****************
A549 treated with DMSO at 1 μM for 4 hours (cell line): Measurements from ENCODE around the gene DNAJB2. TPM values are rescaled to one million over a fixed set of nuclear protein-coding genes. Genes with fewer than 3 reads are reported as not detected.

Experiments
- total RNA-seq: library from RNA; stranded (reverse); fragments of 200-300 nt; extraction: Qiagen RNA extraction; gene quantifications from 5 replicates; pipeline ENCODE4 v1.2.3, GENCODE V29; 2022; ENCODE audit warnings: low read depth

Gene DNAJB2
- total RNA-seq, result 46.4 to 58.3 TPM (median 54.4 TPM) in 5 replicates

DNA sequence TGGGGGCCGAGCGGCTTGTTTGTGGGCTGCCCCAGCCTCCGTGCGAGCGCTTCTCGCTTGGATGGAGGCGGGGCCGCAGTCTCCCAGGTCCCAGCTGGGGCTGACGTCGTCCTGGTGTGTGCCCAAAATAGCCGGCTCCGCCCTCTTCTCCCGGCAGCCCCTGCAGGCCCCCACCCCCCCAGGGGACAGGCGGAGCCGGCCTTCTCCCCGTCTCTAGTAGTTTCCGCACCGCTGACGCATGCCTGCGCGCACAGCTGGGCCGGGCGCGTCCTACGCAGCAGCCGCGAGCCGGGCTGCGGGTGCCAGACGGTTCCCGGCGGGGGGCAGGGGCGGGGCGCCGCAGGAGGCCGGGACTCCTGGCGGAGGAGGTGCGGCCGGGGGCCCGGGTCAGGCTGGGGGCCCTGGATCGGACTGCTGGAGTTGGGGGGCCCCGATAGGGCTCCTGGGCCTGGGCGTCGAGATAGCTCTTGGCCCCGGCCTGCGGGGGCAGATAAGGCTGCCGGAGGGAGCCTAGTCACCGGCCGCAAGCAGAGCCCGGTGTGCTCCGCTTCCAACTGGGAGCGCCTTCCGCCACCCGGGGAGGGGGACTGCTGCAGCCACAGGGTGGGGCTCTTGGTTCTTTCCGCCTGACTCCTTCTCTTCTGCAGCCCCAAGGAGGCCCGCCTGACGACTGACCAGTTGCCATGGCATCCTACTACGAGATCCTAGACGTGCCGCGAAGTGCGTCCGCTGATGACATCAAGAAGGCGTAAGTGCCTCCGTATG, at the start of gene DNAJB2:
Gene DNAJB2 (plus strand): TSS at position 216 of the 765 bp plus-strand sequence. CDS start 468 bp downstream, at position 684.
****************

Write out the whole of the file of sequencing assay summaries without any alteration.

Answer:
A549 treated with DMSO at 1 μM for 4 hours (cell line): Measurements from ENCODE around the gene DNAJB2. TPM values are rescaled to one million over a fixed set of nuclear protein-coding genes. Genes with fewer than 3 reads are reported as not detected.

Experiments
- total RNA-seq: library from RNA; stranded (reverse); fragments of 200-300 nt; extraction: Qiagen RNA extraction; gene quantifications from 5 replicates; pipeline ENCODE4 v1.2.3, GENCODE V29; 2022; ENCODE audit warnings: low read depth

Gene DNAJB2
- total RNA-seq, result 46.4 to 58.3 TPM (median 54.4 TPM) in 5 replicates

DNA sequence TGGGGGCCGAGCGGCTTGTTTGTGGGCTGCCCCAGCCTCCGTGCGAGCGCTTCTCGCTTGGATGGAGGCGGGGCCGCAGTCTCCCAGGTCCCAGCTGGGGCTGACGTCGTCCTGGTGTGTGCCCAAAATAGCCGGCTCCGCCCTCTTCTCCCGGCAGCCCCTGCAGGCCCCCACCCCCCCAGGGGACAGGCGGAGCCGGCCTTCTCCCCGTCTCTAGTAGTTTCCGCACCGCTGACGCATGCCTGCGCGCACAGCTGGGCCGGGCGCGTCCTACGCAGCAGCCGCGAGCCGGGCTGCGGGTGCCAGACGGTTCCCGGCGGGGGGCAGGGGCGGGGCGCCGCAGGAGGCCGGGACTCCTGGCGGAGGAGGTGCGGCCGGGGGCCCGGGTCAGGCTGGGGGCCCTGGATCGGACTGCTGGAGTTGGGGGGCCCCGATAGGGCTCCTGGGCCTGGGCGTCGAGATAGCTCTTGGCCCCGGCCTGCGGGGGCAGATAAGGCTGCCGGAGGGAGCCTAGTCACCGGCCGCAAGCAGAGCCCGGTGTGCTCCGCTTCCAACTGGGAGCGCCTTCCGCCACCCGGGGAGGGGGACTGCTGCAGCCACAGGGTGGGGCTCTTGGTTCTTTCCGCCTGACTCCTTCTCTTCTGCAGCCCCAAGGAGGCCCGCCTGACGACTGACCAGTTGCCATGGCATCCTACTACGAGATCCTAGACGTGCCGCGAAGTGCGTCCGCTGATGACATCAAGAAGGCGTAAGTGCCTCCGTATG, at the start of gene DNAJB2:
Gene DNAJB2 (plus strand): TSS at position 216 of the 765 bp plus-strand sequence. CDS start 468 bp downstream, at position 684.